By juggling rewards and avoiding debt, you can make your credit cards work for you.
Some people are legitimately shopaholics, and this article isn’t really for them. If you can’t keep your spending under control, then cash is usually the best way to go. However, if you aren’t carrying debt yet still aren’t using rewards credit cards, then you’re missing out.
Rewards cards are credit cards that offer you incentives for using them. They’ll either provide you with cash back, airline miles, other travel incentives or the ability to apply points and “erase” previous purchases.
A great beginner card for someone just dipping their toes into the reward card world is a CapitalOne VentureOne card. One of the best perks of this card is that it has no annual fee, which really makes the rewards worth it.
With the VentureOne card, you earn 1.25 miles for every dollar spent. It also has a sign up bonus of 20,000 miles if you spend $1,000 within the first three months. Those miles can be used on travel. gift cards, account credits or charitable donations.
The reason rewards cards are not the best option for people who can’t control their spending is that the APR is often very high. The VentureOne card varies (depending on your credit score) from 11.9 to 21.9 percent.
If you have a Fidelity account, another terrific rewards card is the Fidelity Investment Rewards American Express Card. This card gives you 2 percent back on all purchases and invests the money directly into any qualifying Fidelity account: Fidelity Cash Management Account, brokerage account, 529 account or retirement accounts. If you’re struggling to get started with your retirement savings or funding your kids’ college education, this card could be perfect for you.
Fidelity Investment Rewards has no annual fee and there’s no cap on how much you can earn per month or year – every single purchase comes with the 2 percent cash back reward.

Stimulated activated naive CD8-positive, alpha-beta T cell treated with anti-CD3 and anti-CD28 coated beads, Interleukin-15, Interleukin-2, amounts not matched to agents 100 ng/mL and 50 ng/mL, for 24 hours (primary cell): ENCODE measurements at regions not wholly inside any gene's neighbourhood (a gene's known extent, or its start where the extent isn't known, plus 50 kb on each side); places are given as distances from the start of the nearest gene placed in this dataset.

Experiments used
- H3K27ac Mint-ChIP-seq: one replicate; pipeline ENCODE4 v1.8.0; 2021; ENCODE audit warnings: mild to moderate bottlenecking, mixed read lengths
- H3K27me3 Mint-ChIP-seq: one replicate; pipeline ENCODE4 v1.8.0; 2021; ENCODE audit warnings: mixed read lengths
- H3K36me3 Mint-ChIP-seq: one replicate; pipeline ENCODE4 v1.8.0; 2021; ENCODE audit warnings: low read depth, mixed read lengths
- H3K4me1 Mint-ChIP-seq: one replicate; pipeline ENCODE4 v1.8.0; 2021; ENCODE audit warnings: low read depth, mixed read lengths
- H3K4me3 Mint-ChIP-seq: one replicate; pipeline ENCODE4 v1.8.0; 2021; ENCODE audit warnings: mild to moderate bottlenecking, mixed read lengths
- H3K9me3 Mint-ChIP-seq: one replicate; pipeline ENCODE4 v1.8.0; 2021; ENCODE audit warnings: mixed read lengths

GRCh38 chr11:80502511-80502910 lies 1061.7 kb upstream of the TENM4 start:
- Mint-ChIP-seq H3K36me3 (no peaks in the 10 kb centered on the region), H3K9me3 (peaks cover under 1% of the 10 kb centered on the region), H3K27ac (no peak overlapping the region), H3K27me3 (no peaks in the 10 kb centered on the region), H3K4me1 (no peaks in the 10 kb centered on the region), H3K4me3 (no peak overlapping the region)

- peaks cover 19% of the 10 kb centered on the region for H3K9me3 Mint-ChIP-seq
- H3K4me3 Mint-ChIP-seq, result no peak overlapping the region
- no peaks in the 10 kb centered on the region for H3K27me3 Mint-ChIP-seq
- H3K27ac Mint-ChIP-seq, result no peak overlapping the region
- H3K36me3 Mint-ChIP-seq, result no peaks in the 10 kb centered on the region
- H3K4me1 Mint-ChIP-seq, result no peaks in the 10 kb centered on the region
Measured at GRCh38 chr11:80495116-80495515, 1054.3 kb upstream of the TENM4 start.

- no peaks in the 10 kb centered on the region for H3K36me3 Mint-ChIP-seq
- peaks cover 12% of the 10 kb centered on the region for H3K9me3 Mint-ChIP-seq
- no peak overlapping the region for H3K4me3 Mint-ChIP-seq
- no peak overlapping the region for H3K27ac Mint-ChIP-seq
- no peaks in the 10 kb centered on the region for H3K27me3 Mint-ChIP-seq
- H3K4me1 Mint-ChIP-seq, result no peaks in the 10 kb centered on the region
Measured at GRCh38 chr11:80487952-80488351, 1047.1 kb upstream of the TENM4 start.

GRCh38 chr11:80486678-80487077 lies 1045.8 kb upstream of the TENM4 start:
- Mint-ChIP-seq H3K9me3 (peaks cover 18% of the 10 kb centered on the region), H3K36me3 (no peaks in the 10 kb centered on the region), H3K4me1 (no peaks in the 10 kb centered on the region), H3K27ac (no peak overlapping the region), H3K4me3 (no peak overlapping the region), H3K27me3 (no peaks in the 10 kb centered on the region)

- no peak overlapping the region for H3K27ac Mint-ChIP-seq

Some of you might have noticed that 20,000 bonus that comes with the VentureOne card – a lot of the rewards cards have sign up bonuses like that and there’s a small subset of people who opt to credit card churn to get them. Credit card churning is where you keep signing up for new credit cards, use
them long enough to get the bonus and then cancel them.
If you have a pretty good credit score, this can work out really well for you. I’d only consider myself a baby churner, but last year I decided that I was going to use credit card rewards to attend a conference in New Orleans. I had a credit score around 770 (anything above 750 is excellent). I figured with a score that high, I could easily handle the few hard credit inquiries that were about to go on my report.
So I applied for the United MileagePlus Explorer Card – which came with 30,000 bonus miles for spending $1,000 in three months. Currently, the card is offering a 50,000 sign up bonus, but you have to spend $3,000 in three months. It also waived its annual fee for the first year, so I set a reminder in my calendar to cancel it a year from that date.
Once I hit the spending limits for the United MileagePlus Explorer Card, I applied for the Barclaycard Arrival Plus. The Barclaycard came with 40,000 bonus miles for spending $3,000 in 90 days. This amounted to a $400 travel credit. This card also waived its annual fee for the first year, so I set a reminder in my calendar to cancel it a year later.
Between those two cards, I was able to cover airfare, a checked bag, a hotel room, a train to the airport and taxis.
Oh, and my credit score that I was a little worried about? It actually went up, since my credit utilization plummeted by adding an additional $15,000 of available credit.
Are you wondering how to hit those sign up bonus amounts? For some people, spending $1,000 a month is the norm, so they have no trouble. For me, I timed when I was getting my cards with some planned larger purchases. Professional credit card churners also do things like put all their utilities on their card, try to pay rent for a few months in advance or pick up lots of gift certificates to places they would use anyway (like grocery stores and gas stations).
A major point of credit card churning is not to spend extra to get the rewards, but to make your regular spending work for you.